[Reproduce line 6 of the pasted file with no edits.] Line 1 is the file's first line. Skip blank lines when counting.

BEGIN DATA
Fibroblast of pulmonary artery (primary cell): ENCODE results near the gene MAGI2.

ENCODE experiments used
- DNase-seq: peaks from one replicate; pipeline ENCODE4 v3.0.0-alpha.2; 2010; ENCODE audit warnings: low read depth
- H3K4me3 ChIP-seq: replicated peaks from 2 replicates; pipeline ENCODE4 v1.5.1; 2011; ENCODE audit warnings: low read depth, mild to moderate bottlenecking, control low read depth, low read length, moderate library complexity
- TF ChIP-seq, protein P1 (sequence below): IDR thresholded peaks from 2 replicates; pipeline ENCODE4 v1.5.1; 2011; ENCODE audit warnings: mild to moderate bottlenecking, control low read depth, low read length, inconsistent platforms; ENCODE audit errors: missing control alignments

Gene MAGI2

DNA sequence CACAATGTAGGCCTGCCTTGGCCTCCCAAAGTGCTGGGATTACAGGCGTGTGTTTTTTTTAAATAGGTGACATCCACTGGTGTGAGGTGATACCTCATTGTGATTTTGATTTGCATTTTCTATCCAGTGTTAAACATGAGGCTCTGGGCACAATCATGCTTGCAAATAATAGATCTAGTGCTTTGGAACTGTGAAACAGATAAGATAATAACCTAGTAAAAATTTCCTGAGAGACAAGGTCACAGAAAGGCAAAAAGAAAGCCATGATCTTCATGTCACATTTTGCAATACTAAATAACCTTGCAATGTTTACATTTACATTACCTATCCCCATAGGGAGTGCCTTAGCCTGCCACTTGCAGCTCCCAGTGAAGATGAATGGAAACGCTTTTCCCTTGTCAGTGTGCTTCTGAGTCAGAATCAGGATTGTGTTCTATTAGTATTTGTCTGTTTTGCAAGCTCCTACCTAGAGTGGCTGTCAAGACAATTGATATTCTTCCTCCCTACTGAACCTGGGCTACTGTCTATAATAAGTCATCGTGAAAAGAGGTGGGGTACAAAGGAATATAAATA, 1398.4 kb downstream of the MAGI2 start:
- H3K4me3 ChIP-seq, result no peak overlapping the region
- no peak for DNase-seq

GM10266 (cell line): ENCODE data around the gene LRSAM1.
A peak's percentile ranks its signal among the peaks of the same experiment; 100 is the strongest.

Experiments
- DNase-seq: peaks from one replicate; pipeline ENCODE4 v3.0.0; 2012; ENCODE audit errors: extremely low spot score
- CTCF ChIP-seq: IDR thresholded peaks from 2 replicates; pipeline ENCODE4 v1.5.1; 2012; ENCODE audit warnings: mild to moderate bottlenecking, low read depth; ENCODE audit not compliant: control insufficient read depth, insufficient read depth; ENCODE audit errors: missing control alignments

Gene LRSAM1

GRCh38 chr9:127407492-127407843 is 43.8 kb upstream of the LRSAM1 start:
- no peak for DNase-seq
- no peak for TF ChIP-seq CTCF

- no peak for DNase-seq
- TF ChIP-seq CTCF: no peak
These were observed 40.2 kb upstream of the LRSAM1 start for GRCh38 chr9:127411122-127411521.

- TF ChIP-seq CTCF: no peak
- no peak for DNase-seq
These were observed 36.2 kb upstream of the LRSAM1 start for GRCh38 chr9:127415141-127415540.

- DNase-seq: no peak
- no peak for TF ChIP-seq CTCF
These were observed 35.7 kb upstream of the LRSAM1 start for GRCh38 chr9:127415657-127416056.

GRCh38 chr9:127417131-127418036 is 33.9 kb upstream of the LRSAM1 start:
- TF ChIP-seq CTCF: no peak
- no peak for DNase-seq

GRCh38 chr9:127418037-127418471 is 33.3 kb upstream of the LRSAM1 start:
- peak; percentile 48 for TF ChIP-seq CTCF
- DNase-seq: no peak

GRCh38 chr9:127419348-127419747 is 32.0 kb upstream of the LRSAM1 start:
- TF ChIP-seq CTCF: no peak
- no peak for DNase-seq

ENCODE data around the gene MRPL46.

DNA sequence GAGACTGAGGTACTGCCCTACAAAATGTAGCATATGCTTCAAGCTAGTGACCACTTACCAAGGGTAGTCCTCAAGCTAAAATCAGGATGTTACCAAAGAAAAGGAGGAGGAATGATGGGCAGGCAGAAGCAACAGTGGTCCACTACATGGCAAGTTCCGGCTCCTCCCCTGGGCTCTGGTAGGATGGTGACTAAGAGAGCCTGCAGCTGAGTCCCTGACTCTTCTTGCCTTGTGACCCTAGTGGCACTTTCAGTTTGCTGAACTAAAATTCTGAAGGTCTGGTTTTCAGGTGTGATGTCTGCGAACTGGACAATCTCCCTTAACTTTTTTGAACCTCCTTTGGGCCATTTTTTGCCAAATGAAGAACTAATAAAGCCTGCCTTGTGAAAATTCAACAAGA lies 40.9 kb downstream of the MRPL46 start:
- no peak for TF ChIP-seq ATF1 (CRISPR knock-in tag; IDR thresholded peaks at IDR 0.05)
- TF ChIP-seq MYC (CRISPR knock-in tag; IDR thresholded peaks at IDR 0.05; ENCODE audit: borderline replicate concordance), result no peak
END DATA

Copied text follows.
Gene MAGI2